When senior graphic design major Mark Johnston transferred to APU he never imagined himself studying graphic design or winning first place in a skateboard design competition. Johnston never even considered graphic design as a career.
In high school, Johnston took a graphic design class and was only interested in graphic design as it related to music.
“I would do album covers and make posters for my favorite bands. They were really terrible designs, but it was something I really enjoyed for the first time. It seemed more natural,” Johnston said.
Although Johnston enjoyed graphic design, he never thought of making a career out of the subject until after his stay at Arizona State University. Entering into ASU, Johnston was undeclared. He took a graphic design history class and considered several different studies and routes, but could not decide on anything until he became a graphic design major.
“I thought about doing industrial design. I thought about being a teacher at one point, doing elementary education. But all of that was kind of boring and wasn’t what I wanted to do at all, so I gave graphic design a chance,” Johnston said.
After transferring into APU’s Department of Art and Design, Johnston has been very successful in his studies as a graphic design major. On Thursday, Nov. 8 the Department of Art and Design in partnership with Utility Board Shop, located in West Covina, held a skateboard design competition.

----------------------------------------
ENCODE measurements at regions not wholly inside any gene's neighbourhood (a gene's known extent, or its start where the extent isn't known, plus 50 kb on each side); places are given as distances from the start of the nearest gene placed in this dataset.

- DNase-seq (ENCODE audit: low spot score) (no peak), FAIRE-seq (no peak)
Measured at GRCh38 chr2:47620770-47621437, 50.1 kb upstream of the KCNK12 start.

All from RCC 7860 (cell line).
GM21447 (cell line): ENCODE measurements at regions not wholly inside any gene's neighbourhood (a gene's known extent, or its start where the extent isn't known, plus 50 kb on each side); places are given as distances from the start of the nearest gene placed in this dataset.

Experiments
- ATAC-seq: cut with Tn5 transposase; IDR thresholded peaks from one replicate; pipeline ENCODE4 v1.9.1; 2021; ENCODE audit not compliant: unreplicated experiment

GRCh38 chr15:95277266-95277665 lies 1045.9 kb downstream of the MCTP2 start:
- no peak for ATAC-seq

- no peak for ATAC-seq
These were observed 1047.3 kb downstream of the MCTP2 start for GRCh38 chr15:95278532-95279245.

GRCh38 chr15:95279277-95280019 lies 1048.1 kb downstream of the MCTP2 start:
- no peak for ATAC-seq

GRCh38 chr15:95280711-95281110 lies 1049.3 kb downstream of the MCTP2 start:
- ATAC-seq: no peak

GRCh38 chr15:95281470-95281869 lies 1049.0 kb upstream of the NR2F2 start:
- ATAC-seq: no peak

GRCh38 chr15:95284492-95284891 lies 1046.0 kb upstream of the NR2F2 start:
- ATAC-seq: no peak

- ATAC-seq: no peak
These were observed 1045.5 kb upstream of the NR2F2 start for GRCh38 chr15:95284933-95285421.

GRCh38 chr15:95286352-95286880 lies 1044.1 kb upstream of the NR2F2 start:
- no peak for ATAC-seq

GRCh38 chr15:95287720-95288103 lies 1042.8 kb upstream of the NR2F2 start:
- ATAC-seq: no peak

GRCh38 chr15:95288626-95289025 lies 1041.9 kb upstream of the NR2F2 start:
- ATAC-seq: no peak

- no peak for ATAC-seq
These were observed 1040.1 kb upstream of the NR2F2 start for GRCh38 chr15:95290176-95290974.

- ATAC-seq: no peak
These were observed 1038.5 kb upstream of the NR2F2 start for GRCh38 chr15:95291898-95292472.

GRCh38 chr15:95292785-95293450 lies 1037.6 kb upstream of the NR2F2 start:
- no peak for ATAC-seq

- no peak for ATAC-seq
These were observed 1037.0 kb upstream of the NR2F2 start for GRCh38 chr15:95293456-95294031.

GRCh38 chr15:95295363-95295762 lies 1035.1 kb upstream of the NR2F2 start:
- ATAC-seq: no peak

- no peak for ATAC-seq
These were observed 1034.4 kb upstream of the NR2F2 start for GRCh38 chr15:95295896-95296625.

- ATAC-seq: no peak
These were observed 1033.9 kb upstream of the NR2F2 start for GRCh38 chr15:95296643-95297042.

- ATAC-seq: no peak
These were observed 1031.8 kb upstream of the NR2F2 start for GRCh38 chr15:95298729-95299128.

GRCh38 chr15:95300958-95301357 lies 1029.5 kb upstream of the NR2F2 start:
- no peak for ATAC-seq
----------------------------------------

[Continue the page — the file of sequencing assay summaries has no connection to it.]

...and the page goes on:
After signing up for the competition, competitors had to purchase a blank board from Utility Board Shop that was offered at a discount price. Then the competitors had to design the bottom picture for that board using Utility’s logo in a creative way. The competition was not only open to graphic design students, but also faculty members and alumni.
A total of 55 people entered the competition with only three being able to win the top three spots. Different prizes were handed out for categories, such as most artistic and best use of the Utility logo. There were three top winners with Johnston landing first place and winning the opportunity to design a series of three boards for Utility.
Johnston’s series include his winning design, a panda holding a gun with a ski mask over its head and a gold chain holding the Utility logo. As well as several other animals dressed in similar styles, like a giraffe holding a knife in its teeth. Three of his designs are to be featured in Johnston’s upcoming series at Utility Board shop, although winning the competition was not the most important thing to Johnston.
“I have the designs in my portfolio, which is the most important thing,” Johnston said.
Johnston enjoys working with skateboards, as there are more artistic freedoms and more room for error.
“Skateboards are a funny thing because they are destroyed so easily. It’s something that doesn’t need to be as well-designed as an advertisement,” Johnston said.
This semester Johnston has held a position as an intern for The Berrics, a private, professional, indoor skate park located in downtown L.A. The Berrics is owned by Steve Berra and Eric Koston who also produce films and content related to skating as well as clothes and items. Johnston makes graphics for their website among other duties. Johnston plans to keep working in the skateboard industry in L.A.
“I want to get involved in the skateboard industry, which this competition was perfect for that. It’s something I’ve always had an interest in and it would be fun to do something I like. It would motivate me to work harder,” Johnston said.
Some of his favorite skateboard artists include Mark Gonzales who launched Krooked Skateboards, as well as Christ Pastras who designs skateboards for Stereo Skateboards and Ed Templeton who designs skateboards for Toy Machine.